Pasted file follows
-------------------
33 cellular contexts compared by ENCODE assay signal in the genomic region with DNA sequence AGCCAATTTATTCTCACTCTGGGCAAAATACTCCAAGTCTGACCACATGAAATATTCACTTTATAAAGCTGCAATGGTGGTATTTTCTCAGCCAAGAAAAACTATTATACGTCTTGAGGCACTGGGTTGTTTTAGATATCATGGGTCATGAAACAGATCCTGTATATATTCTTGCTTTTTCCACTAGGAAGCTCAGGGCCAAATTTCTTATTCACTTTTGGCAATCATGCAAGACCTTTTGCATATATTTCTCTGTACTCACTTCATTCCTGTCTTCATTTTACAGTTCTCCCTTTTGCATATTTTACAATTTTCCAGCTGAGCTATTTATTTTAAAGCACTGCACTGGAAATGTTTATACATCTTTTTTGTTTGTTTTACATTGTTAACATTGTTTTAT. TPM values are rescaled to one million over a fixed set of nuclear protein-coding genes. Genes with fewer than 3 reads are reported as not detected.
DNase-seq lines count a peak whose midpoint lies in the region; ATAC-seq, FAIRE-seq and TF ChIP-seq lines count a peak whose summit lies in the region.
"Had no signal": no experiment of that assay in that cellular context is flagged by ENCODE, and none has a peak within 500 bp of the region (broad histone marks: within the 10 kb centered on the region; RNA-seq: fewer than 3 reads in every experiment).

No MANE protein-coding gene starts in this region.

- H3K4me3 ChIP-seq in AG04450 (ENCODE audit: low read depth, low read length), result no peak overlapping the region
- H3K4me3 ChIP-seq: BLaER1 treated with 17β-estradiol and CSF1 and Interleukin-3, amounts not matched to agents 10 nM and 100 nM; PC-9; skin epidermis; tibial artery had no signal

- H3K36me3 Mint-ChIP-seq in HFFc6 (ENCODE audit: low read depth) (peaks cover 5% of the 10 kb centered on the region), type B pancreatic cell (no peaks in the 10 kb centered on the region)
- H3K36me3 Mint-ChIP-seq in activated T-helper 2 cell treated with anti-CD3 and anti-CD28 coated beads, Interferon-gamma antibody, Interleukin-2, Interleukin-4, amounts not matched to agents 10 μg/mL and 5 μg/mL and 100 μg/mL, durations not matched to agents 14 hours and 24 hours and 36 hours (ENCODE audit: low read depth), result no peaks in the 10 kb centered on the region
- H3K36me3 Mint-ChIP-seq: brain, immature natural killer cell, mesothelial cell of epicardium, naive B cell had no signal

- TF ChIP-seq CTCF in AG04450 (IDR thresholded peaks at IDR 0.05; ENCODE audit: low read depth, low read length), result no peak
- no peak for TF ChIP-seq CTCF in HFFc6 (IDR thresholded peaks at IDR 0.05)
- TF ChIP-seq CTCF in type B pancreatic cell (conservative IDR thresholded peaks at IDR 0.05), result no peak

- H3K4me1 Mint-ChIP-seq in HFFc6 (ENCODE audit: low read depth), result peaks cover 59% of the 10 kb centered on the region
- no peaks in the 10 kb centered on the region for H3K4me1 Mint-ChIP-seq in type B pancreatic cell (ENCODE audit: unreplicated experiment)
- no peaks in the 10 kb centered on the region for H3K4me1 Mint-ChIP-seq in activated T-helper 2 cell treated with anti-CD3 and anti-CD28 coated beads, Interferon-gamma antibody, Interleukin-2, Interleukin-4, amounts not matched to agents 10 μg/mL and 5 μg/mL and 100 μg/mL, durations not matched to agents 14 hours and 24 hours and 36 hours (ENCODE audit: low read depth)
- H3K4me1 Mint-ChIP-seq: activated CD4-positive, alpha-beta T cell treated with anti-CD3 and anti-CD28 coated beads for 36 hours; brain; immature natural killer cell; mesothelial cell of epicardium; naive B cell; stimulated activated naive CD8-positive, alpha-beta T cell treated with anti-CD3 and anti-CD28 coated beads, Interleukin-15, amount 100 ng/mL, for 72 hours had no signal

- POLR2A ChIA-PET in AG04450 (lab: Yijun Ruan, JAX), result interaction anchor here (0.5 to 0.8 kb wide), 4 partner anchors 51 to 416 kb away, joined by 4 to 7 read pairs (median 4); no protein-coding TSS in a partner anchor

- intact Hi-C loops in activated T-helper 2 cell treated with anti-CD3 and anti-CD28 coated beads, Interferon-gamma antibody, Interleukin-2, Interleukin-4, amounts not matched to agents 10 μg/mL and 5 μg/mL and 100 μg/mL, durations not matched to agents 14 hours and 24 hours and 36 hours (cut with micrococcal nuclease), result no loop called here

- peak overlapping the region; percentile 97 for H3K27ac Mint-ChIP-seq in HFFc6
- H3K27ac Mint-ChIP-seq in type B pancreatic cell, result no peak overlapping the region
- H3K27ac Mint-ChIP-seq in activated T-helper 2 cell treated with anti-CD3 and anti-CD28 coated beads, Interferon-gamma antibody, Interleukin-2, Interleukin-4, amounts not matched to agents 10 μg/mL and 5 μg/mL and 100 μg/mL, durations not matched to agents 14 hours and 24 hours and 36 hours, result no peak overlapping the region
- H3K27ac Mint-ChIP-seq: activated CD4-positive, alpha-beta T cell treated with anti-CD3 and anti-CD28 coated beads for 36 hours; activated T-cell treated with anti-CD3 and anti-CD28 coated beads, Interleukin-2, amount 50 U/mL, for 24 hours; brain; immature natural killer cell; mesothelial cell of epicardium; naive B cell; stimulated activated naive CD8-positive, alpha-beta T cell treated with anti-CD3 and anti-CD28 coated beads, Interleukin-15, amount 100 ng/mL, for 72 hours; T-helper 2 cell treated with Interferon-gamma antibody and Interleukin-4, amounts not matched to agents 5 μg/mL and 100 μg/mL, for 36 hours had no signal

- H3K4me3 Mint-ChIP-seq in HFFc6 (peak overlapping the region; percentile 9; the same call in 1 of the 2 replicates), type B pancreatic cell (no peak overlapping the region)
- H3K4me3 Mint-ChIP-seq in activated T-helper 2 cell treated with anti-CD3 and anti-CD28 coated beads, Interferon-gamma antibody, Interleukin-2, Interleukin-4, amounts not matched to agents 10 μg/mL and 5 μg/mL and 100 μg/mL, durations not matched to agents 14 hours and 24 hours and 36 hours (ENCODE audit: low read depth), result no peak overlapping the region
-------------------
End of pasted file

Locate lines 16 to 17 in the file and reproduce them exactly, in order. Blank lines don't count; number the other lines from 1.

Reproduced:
- H3K4me1 Mint-ChIP-seq: activated CD4-positive, alpha-beta T cell treated with anti-CD3 and anti-CD28 coated beads for 36 hours; brain; immature natural killer cell; mesothelial cell of epicardium; naive B cell; stimulated activated naive CD8-positive, alpha-beta T cell treated with anti-CD3 and anti-CD28 coated beads, Interleukin-15, amount 100 ng/mL, for 72 hours had no signal

- POLR2A ChIA-PET in AG04450 (lab: Yijun Ruan, JAX), result interaction anchor here (0.5 to 0.8 kb wide), 4 partner anchors 51 to 416 kb away, joined by 4 to 7 read pairs (median 4); no protein-coding TSS in a partner anchor